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ENTERTAINMENT
July 26, 2002 | KEVIN THOMAS, TIMES STAFF WRITER
"The Kid Stays in the Picture," a witty, colorful and poignant account of the life and times of producer Robert Evans, takes its title from a remark made by movie mogul Darryl F. Zanuck. With scant acting experience, Evans had been cast as a matador in "The Sun Also Rises," and so chagrined at this turn of events were Ernest Hemingway, Tyrone Power, Ava Gardner and Eddie Albert that they sent Zanuck a telegram demanding Evans' removal.
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ENTERTAINMENT
April 17, 2005 | John Horn, Times Staff Writer
The Universal Studios ninth-floor conference room offers a spectacular view of the San Fernando Valley. Yet the more remarkable sight is what takes up one entire wall: a 2005 calendar jammed with more than 100 cards, each representing a new DVD release, all vying for a slice of Hollywood's newfound $21.2-billion windfall. For years, movie studios expended most of their marketing muscle on a movie's vital opening weekend at the local multiplex.
BUSINESS
February 3, 2012 | By Amy Kaufman, Los Angeles Times
Tom Brady and Eli Manning are expected to light up the scoreboard at the Super Bowl, but don't look for equally big numbers at the box office this weekend. Three new movies will scramble for ticket sales as tens of millions of Americans will be tuning in Sunday to the biggest television event of the year. The found-footage teen adventure film "Chronicle"is expected to edge out the competition with about $15 million, according to those who have seen pre-release audience surveys.
BUSINESS
January 3, 2005 | Claudia Eller and Sallie Hofmeister, Times Staff Writers
Two years ago, Brad Grey set out to transform himself from Hollywood's top talent manager into a movie mogul. The chairman of Brillstein-Grey Entertainment was "a little bored," a friend says, after his many years helping guide the careers of A-listers such as Brad Pitt, Jennifer Aniston and Adam Sandler. So Grey, whose production experience was mainly in television, threw himself into learning how a movie gets made.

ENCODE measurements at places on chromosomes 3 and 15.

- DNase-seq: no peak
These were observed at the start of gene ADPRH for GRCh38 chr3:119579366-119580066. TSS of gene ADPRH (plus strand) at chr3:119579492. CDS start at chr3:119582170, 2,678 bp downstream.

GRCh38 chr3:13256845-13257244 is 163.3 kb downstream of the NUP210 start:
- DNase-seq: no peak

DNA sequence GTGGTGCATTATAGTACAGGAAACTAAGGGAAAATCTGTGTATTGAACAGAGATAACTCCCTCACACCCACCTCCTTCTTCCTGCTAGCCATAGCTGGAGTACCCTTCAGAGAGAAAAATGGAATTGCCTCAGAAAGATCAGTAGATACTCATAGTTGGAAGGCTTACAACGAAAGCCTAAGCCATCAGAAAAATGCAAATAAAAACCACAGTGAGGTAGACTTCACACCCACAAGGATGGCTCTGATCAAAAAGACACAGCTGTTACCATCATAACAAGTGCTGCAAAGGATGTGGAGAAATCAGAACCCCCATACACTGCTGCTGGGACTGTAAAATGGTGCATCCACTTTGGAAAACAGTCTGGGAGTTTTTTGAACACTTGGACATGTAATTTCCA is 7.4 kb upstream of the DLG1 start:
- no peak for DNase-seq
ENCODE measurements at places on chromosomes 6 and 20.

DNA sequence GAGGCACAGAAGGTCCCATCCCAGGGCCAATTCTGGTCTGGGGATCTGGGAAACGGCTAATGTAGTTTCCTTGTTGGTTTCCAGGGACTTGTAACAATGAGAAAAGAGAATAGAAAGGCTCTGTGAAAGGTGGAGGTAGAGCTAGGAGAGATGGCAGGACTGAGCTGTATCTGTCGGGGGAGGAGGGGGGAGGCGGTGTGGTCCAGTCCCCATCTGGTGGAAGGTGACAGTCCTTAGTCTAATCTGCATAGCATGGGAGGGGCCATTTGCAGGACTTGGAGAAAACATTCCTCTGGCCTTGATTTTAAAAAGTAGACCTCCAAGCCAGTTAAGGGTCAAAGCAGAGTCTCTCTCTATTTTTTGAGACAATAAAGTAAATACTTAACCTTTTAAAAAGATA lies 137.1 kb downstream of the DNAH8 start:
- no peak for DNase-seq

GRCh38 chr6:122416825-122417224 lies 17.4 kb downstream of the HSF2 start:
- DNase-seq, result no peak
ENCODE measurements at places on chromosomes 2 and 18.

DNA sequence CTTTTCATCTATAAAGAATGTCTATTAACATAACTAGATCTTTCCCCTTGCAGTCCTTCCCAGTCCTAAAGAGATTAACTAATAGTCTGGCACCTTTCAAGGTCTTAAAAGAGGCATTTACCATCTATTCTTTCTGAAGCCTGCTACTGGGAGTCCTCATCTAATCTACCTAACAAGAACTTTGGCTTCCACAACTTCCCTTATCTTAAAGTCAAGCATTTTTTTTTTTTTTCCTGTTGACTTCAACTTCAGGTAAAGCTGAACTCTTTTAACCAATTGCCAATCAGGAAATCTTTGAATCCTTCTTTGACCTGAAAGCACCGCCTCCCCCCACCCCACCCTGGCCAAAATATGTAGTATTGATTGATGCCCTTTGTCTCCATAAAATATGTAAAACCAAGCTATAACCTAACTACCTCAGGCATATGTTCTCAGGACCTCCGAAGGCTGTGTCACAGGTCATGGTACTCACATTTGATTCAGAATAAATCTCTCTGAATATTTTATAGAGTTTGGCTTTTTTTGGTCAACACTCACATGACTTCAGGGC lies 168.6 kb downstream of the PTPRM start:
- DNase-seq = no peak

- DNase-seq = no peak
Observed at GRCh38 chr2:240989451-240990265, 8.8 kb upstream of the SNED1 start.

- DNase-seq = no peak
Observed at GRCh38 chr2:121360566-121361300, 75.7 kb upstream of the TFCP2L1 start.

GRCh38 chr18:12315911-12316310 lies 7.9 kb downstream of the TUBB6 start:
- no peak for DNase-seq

CALIFORNIA | LOCAL
October 17, 2000 | ANDREW BLANKSTEIN, TIMES STAFF WRITER
With its desert vistas, rugged hills and jagged mountain peaks, Santa Clarita has provided the perfect backdrop for filming everything from the "Dukes of Hazzard" to "The X-Files" and "VIP." But Santa Clarita officials say they are aiming to make the area more than a pretty place to find some colorful scenery. They want to become the next happy homestead for the entertainment industry as it looks to expand locally.
CALIFORNIA | LOCAL
January 7, 2012 | By Valerie J. Nelson, Los Angeles Times
One of the last links to the silent film era, Frederica Sagor Maas wrote the script for 1925's "The Plastic Age," which launched actress Clara Bow. But she watched in horror as her serious treatment on women and work was turned into a frivolous 1947 musical, "The Shocking Miss Pilgrim," starring Betty Grable. It was Maas' final Hollywood credit. Disgusted by the "shallow" industry, she and her screenwriter husband contemplated suicide before leaving the movie business altogether, she later wrote.
CALIFORNIA | LOCAL
March 23, 1995 | HENRY CHU, TIMES STAFF WRITER
Eager to maintain the city's increasingly tenuous hold on the entertainment industry, the Los Angeles City Council took the first step Wednesday toward offering a major tax concession that could save multimedia companies tens of thousands of dollars. The near-unanimous decision signaled the council's growing wish to be more business-friendly and its sensitivity to the city's slipping profile as the movie and entertainment capital of the world.
CALIFORNIA | LOCAL
November 5, 1995 | DAVID R. BAKER, SPECIAL TO THE TIMES
Nizar Patel understands the economic might of a movie theater. Five years ago, business was slow at the Shakey's Pizza restaurant Patel runs in Simi Valley's Mountain Gate Plaza. Then Edwards Theatres opened a seven-screen multiplex in the plaza. Moviegoers poured into Patel's restaurant before and after films. The boom did not last. Soon, a larger Edwards multiplex opened in an adjacent shopping center and started getting all the best first-run features.
BUSINESS
November 12, 2007 | Kimi Yoshino, Times Staff Writer
Jerry Seinfeld's pesky little "Bee Movie" emerged as queen of the box office over the weekend, stinging the Harlem drug lords of "American Gangster" and knocking the critically acclaimed crime thriller into second place. "Bee" also buzzed past Warner Bros.' new Christmas comedy "Fred Claus," starring Vince Vaughn, and took a bite out of Hollywood heavyweights Tom Cruise, Robert Redford and Meryl Streep, whose highly promoted political drama "Lions for Lambs" placed fourth.
CALIFORNIA | LOCAL
April 13, 1999 | JEFFREY GETTLEMAN, TIMES STAFF WRITER
Mike Eisenberg is an addict of Universal Studios' online memorabilia auction. Almost every day, when he gets home from his job as a real estate broker, Eisenberg logs on to Universal's Web site and starts checking bids on Hollywood keepsakes for sale. Recently he bought a Freddie Krueger ("Nightmare on Elm Street") sweater for $1,500 and a "Boogie Nights" souvenir ruler for $15, though he was outbid on a tomahawk prop used in "Dances With Wolves."
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